Yes, an explanation about the possible business relation with that website is necessary here. Is this publicity, Camille? Please let us know.


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DZiW
Ukraine
English to Russian
+ ...
IMO: if you asked me Mar 2, 2009

Hello Camille.

Do you really consider it to be some "Hidden Treasures"?

1) First, who do you hide it from?
Customers? Other translators? But there a lot pros who have already done the same or similar topics and also have their own 'hidden treasures'

2) And how about ('my precious') treasure?
They are just interpreted words, a groundwork, originating from the very your point of view and regarding your own skills, experience, individual peculiarities and even a mood.

So, you can set a price for it considering your rates, time, and field of activity and...
Consider selling it. For it is also a project work though (mostly) not a direct order and not finished. In short - a reference draft of terms.

Cheers.


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Riccardo Schiaffino  Identity Verified
United States
Local time: 21:00
Member (2003)
English to Italian
+ ...
Who would buy glossaries? Mar 4, 2009

A better question is "who would be willing to pay money to buy glossaries of unknown origin and quality?".

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Camille Abou Jamra  Identity Verified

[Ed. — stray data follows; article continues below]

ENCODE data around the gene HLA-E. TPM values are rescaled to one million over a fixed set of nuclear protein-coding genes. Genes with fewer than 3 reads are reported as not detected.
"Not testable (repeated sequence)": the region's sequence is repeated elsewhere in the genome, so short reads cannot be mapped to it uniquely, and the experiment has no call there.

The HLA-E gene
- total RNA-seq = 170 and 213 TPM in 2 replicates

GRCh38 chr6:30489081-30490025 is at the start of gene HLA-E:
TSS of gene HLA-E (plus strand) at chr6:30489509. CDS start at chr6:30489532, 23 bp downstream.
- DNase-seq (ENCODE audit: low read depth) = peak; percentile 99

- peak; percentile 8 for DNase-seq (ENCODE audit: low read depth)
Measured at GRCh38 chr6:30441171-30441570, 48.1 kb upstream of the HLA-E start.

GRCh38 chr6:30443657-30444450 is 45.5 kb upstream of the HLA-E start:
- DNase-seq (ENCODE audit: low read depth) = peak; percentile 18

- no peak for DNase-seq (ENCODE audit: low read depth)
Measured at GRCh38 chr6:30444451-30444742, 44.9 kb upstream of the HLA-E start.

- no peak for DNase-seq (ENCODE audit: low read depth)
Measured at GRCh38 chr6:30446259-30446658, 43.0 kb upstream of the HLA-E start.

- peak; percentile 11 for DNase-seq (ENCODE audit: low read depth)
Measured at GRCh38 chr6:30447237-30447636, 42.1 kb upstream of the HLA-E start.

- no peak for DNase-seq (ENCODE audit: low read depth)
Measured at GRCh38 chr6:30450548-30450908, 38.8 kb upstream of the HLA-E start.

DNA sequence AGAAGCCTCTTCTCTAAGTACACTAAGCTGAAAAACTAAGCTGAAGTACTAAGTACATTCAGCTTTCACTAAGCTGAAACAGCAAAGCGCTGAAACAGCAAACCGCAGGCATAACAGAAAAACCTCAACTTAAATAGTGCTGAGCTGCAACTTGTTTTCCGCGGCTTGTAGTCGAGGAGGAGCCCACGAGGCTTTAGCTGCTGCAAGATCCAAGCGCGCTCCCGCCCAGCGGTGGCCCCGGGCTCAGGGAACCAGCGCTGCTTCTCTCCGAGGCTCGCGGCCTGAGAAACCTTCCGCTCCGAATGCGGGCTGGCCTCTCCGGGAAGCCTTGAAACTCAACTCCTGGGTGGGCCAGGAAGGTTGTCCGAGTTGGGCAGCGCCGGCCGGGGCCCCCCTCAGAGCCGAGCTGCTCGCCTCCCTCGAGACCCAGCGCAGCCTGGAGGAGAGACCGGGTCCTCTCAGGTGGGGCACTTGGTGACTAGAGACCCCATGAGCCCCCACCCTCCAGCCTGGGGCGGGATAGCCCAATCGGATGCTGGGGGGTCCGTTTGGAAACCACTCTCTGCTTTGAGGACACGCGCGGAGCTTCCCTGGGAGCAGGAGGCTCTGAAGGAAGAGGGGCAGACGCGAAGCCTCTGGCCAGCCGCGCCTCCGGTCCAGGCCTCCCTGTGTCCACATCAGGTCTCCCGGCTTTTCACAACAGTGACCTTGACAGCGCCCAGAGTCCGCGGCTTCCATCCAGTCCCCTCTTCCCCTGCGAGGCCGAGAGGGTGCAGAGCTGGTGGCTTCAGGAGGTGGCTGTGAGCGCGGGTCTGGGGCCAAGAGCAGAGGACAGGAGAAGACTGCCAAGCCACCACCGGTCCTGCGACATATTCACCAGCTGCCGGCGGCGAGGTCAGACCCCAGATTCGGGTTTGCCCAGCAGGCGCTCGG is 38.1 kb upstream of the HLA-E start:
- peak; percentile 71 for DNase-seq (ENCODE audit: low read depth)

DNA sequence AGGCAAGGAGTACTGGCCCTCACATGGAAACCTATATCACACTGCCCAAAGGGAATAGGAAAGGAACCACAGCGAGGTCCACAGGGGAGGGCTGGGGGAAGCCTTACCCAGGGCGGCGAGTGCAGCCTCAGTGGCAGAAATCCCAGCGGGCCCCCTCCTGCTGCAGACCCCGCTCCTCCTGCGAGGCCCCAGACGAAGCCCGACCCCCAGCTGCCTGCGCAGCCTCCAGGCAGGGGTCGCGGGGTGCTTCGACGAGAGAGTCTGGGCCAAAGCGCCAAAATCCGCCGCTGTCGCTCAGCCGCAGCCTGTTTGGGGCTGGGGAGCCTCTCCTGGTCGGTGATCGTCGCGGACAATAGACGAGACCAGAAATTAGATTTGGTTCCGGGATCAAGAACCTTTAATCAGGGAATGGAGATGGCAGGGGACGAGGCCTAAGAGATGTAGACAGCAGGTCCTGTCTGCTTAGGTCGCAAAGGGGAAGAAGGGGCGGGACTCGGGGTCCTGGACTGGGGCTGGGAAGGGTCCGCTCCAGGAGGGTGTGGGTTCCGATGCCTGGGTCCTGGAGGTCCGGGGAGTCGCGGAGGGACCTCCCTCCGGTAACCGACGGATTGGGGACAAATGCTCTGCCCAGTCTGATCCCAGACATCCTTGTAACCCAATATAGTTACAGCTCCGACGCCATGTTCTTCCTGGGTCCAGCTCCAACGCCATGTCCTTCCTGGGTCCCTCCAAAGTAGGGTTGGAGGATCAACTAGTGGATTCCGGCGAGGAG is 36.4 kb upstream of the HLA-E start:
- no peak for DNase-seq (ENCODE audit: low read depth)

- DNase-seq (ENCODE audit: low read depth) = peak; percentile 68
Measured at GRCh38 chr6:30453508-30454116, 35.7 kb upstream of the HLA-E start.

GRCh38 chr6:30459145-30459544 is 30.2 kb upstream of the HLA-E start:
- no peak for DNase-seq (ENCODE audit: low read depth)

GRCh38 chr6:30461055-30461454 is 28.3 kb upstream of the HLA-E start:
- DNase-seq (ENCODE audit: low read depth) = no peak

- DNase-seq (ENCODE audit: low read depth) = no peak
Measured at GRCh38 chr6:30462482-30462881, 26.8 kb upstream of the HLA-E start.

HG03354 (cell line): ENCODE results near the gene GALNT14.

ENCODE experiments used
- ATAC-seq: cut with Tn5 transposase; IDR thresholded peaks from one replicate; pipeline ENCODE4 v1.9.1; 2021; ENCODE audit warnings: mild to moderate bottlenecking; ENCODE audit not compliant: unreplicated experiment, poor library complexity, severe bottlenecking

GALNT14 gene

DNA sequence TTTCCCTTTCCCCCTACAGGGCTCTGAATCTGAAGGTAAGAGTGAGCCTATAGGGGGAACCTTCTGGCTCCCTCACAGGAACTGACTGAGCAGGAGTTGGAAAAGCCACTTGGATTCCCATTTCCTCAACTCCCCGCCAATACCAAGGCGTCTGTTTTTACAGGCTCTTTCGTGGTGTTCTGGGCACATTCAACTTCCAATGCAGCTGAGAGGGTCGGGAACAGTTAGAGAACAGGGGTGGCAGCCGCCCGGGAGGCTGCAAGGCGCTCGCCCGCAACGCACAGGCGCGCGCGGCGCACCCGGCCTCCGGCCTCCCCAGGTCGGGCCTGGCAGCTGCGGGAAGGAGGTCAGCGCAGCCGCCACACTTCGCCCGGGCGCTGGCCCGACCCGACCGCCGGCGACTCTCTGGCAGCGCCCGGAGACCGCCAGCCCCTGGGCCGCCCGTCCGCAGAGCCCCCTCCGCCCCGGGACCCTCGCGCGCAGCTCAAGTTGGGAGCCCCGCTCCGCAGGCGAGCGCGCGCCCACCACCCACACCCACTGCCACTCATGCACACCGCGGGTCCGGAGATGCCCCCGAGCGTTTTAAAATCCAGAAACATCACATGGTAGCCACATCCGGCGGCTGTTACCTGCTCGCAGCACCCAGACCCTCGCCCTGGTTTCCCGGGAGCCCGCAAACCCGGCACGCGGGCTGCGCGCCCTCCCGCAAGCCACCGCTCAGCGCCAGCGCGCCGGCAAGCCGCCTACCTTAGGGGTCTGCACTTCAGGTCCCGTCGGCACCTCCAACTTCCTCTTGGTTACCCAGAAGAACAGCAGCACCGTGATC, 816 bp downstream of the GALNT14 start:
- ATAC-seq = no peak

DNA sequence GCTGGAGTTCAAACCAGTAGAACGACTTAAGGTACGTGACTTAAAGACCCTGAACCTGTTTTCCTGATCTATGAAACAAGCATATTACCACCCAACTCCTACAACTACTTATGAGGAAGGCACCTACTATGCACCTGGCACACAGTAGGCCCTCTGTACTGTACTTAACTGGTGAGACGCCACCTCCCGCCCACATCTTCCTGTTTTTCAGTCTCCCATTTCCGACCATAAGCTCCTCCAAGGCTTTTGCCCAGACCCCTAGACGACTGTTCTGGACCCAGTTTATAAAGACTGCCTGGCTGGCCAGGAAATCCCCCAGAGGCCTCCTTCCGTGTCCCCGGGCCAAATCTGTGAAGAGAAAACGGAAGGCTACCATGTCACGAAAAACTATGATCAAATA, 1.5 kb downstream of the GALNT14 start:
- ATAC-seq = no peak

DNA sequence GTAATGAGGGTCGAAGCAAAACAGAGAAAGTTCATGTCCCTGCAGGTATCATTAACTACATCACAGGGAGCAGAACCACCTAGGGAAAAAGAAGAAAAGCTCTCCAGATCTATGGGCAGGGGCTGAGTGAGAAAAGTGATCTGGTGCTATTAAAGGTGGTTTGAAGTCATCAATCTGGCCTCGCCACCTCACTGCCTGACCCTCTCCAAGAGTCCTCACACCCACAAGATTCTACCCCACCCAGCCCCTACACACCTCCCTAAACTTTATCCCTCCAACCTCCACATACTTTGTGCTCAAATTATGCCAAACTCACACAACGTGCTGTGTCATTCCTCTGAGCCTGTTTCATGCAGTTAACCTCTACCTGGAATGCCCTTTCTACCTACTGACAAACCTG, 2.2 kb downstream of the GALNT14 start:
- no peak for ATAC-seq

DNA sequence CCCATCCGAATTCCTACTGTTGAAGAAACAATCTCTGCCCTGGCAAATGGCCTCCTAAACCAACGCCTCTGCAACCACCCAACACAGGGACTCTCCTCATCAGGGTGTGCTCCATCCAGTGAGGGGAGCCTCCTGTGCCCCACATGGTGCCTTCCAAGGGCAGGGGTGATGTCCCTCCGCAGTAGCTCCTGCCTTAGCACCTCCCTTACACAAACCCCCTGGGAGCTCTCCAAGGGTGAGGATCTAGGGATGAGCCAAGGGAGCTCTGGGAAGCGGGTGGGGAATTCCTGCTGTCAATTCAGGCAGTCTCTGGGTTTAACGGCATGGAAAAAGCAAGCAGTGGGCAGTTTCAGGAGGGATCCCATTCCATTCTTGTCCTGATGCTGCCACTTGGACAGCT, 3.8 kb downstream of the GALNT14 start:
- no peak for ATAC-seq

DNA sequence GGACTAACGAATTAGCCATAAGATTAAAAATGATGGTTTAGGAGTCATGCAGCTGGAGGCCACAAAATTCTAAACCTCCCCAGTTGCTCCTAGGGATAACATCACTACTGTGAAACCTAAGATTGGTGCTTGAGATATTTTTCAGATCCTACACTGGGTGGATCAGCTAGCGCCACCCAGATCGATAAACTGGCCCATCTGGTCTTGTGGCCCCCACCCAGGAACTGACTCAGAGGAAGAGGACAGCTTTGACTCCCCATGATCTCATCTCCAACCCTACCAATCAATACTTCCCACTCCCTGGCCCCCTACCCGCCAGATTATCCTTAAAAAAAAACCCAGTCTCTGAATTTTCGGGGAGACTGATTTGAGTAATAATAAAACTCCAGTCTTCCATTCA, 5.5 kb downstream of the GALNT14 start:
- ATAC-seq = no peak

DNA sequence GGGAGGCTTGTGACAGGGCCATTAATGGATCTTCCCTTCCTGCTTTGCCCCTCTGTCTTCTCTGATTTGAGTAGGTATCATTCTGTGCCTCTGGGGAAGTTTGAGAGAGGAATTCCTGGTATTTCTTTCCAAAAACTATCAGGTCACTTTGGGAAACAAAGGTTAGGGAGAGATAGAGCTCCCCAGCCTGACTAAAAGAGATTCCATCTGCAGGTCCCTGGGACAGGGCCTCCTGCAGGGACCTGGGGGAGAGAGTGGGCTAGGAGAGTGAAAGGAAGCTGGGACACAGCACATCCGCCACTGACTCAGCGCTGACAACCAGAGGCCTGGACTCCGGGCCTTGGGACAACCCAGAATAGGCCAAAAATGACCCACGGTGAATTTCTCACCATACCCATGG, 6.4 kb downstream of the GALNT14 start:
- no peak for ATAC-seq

Lebanon
Local time: 06:00
Member
English to French
+ ...
TOPIC STARTER
for DZiW and Riccardo Mar 4, 2009

I do respect your points of view and indeed this is why I posted this thread. To gather views on this issue. I can assure I have received several praising emails regarding this new issue as well. So, considering glossaries as a hidden treasure is subjective.

If glossaries were not that important, as you noted, how come the main feature of Trados, its translation memory which is a set of glossaries, made it that world famous? If there was no need for such a backend linguistic support, Trados would have not taken off the ground. So what you describe as "drafts of terms" are indeed a valuable asset to their owners. Now, describing personal glossaries as "drafts of terms" is an insult to a lot of professionals who spend days and years building up their backend database of terms. Would they wish to sell them? You never know.... This is the issue I am raising here after all!!!

Who needs them? Simply, those who need them. And they are a full population...

Finally, both your answers are appreciated and look forward your future contributions.


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Katalin Horváth McClure  Identity Verified
United States
Local time: 23:00
Member (2002)
English to Hungarian
+ ...
TMs, glossaries, termbases, etc. - are you clear about the distinction Mar 4, 2009

Camille Abou Jamra wrote:
... how come the main feature of Trados, its translation memory which is a set of glossaries,